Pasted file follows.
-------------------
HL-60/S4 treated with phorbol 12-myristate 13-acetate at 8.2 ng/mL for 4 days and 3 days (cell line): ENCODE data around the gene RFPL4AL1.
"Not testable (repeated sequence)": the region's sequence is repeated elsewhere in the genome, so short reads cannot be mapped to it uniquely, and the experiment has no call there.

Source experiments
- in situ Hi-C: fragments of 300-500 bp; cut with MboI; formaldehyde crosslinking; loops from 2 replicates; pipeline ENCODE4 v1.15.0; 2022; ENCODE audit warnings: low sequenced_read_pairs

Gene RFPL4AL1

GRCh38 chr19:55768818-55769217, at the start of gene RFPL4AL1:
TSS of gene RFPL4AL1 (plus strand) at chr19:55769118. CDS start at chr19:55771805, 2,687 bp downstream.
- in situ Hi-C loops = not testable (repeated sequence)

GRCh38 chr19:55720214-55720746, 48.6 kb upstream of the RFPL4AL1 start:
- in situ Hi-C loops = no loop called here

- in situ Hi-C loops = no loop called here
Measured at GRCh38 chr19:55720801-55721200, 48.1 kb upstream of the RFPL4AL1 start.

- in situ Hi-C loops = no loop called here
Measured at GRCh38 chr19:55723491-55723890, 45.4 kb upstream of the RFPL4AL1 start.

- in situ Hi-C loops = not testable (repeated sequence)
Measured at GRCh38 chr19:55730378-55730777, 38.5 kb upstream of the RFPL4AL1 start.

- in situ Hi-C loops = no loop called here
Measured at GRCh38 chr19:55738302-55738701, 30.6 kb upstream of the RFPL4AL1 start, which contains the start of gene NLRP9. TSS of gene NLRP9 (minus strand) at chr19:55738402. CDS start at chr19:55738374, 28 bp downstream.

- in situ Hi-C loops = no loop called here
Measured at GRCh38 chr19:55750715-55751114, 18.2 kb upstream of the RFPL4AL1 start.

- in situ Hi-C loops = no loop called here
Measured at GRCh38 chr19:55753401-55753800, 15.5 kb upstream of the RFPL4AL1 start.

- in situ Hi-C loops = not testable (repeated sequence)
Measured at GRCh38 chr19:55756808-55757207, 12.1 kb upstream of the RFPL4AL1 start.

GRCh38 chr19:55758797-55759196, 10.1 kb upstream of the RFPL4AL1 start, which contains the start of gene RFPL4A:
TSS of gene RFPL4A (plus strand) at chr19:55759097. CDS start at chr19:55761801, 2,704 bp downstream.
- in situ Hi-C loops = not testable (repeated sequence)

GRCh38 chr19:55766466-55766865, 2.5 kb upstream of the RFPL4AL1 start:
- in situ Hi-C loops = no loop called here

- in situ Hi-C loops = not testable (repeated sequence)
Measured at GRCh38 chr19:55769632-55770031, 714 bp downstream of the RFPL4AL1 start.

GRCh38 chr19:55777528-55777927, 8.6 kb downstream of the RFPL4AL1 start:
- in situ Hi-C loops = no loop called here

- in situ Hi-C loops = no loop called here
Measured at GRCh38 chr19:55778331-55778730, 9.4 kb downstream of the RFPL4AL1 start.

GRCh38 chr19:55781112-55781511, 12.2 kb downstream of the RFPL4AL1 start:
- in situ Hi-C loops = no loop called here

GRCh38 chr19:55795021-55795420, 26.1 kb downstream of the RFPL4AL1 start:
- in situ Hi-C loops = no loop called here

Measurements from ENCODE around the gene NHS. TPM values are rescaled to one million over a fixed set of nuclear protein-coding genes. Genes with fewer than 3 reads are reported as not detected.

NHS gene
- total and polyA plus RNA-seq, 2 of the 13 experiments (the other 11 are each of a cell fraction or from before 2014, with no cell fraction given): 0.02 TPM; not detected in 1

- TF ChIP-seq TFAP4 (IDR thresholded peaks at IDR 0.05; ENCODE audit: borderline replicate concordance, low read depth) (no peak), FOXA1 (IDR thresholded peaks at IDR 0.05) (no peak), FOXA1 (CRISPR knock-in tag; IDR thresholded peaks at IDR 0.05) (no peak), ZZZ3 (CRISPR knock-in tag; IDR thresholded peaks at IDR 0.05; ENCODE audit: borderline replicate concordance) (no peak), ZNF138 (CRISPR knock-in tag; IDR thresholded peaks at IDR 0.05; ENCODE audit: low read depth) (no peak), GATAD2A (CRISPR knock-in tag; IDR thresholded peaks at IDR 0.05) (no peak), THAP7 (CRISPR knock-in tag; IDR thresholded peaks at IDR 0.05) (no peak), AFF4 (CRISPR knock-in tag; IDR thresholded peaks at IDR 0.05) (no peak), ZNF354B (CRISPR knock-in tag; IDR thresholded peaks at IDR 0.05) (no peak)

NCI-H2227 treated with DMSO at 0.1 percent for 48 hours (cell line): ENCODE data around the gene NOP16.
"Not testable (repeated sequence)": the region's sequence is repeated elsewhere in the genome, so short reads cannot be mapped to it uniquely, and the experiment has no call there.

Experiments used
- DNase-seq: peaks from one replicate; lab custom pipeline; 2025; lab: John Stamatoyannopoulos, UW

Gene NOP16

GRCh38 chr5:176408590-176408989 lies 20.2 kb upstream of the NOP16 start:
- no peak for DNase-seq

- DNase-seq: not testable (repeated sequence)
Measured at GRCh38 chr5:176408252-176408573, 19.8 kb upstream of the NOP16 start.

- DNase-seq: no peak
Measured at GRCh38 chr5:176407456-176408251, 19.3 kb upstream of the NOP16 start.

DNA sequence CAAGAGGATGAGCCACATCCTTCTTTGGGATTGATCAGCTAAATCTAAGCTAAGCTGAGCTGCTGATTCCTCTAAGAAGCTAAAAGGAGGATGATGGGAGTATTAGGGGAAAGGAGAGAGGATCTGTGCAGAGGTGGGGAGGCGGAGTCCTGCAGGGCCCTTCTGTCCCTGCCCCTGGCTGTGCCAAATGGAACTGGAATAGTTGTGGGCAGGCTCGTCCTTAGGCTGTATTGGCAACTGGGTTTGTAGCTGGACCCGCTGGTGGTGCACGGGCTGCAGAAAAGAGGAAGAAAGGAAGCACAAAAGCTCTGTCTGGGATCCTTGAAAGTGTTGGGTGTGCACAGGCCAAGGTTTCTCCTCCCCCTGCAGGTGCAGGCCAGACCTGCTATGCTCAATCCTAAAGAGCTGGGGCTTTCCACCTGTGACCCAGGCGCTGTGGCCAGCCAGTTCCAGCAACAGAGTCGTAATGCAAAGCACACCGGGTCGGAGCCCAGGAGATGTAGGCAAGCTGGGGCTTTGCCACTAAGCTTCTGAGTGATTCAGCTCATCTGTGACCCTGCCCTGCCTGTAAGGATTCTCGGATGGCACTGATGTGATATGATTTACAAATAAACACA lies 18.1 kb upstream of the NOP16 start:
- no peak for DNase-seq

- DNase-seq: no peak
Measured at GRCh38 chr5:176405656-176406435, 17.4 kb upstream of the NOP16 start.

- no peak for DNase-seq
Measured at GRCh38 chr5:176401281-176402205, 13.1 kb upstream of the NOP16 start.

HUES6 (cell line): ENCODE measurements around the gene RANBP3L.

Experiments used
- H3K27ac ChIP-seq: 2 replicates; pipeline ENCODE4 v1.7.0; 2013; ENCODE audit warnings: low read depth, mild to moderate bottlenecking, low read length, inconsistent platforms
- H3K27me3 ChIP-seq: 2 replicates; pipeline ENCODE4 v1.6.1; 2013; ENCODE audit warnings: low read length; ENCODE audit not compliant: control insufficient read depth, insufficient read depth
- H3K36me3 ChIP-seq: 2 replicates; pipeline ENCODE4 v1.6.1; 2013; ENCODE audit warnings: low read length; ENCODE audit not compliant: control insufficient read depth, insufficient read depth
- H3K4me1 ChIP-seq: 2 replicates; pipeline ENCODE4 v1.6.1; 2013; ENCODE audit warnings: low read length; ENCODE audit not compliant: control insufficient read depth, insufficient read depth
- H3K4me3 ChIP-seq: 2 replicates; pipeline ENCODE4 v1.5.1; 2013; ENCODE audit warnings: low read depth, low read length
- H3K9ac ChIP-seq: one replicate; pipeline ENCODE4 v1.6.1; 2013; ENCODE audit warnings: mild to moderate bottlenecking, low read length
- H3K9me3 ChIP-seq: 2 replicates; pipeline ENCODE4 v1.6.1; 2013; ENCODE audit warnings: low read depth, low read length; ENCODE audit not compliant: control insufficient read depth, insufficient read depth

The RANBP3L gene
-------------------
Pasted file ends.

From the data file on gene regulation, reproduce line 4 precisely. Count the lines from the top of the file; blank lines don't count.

- in situ Hi-C: fragments of 300-500 bp; cut with MboI; formaldehyde crosslinking; loops from 2 replicates; pipeline ENCODE4 v1.15.0; 2022; ENCODE audit warnings: low sequenced_read_pairs